Boston Dynamics is the 8th acquisition that Google has made in the robotics space in the past 6 months, signalling that they’ve got some kind of project on the boil which needs an incredible amount of robotics expertise. The acquisitions seem to line up in a few categories with the primary focus being on humanoid robots. Companies in this area include Japanese firm Schaft, who has created a robot similar to that of Atlas, and several more industrial robotics focused companies like Industrial Perception, Meka, Redwood Robotics. They also snapped up Bot and Dolly, the robotics company behind the incredible Box video, who’s technology provided some of the special effects for the recent movie Gravity. There were also 2 design firms, Autofuss and Holomni, who were also picked up in Google’s most recent spending spree.
At the head of all of this is Andy Rubin who came to Google as the lead of Android. It’s likely that he’s been working on this ever since he left the Android division at Google back in March this year although it was only recently announced that he would be heading up the robotics projects. As to what that is currently Google isn’t saying however they have said that they consider it a moonshot project, right alongside their other ideas like Project Loon, Google Glass and the Self Driving Car. Whilst it seems clear that their intention with all these acquisitions will be to create some kind of humanoid robot what kind of purpose that will serve remains to be seen, but that won’t stop me from speculating.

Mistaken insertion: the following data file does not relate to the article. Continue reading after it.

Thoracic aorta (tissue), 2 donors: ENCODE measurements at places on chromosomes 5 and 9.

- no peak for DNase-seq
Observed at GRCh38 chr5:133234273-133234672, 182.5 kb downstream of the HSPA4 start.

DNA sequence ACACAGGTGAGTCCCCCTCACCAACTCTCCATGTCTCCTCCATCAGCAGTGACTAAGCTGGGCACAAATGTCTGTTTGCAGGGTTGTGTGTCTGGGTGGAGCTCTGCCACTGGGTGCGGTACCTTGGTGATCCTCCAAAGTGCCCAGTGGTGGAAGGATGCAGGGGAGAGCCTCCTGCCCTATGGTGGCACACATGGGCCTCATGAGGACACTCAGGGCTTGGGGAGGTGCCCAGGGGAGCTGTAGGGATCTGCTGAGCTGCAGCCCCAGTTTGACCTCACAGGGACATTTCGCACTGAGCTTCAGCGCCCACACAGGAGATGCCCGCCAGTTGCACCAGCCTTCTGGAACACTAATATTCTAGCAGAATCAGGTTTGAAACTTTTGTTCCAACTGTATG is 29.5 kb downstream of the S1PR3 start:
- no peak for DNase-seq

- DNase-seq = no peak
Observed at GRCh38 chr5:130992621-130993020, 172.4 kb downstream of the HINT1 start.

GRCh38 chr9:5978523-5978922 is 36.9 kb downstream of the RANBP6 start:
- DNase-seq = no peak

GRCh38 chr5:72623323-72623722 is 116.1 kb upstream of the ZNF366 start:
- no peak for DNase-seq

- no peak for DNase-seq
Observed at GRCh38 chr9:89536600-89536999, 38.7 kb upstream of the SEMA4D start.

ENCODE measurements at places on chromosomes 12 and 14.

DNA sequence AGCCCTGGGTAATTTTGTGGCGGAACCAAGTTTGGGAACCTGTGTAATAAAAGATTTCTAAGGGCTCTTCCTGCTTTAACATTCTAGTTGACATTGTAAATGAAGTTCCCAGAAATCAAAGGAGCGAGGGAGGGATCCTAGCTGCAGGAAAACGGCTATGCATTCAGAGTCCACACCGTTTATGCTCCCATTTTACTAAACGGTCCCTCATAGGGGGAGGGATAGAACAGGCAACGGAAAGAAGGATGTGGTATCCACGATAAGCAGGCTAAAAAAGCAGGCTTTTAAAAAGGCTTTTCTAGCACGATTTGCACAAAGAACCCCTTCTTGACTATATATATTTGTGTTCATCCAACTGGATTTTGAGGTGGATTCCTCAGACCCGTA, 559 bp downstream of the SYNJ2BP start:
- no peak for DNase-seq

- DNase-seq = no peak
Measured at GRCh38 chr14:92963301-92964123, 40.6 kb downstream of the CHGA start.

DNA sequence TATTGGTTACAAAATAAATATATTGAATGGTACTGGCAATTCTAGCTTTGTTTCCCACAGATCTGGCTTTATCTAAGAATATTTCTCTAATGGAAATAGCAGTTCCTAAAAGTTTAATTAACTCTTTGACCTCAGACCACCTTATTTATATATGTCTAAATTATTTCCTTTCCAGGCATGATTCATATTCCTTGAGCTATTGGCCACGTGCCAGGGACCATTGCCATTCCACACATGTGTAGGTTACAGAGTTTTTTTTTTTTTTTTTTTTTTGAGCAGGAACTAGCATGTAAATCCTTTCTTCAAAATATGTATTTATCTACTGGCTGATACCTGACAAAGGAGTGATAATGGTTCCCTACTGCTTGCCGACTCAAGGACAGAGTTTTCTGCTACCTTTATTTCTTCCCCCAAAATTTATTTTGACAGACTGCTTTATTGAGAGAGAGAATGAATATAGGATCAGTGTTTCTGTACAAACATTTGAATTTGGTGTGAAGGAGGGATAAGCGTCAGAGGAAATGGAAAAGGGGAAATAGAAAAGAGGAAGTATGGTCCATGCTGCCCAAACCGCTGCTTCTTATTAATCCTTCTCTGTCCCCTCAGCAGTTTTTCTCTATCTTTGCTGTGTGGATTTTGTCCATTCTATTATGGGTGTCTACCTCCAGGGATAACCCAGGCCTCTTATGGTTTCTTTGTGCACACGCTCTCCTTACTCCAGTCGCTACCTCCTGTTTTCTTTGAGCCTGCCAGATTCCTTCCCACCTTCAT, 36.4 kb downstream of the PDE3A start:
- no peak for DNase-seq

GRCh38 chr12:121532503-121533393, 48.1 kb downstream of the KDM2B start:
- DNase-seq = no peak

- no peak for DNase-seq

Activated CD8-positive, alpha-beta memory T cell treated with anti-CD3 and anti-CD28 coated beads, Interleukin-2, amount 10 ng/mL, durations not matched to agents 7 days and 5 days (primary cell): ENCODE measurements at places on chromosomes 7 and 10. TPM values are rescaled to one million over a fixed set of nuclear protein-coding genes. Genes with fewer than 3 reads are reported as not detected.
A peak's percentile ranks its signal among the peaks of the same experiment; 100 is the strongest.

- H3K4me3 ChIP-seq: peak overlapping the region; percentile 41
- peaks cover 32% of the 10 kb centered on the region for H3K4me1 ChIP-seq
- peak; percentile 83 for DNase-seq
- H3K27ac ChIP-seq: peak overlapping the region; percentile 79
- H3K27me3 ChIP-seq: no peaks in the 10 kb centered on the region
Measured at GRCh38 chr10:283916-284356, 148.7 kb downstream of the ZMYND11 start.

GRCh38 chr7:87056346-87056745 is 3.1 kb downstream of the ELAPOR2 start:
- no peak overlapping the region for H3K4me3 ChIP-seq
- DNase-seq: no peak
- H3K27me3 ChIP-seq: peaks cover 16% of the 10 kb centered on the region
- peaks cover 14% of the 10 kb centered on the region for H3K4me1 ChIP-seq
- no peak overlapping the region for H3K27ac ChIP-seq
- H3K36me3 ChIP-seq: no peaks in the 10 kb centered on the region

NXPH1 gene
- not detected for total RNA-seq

I think in the beginning they’ll use much of the expertise on these systems to bolster the self driving car initiative as whilst they’ve made an incredible amount of progress of late I’m sure the added expertise in computer vision systems that these companies have will prove to be invaluable. From there the direction they’ll take is less clear as whilst it’d be amazing for them to create the in home robots of the future it’s unlikely we’ll see anything of that project for at least a couple years. Heck just incorporating all these disparate companies into the Google fold is going to take the better part of a couple months and it’s unlikely they’ll produce anything of note for sometime after.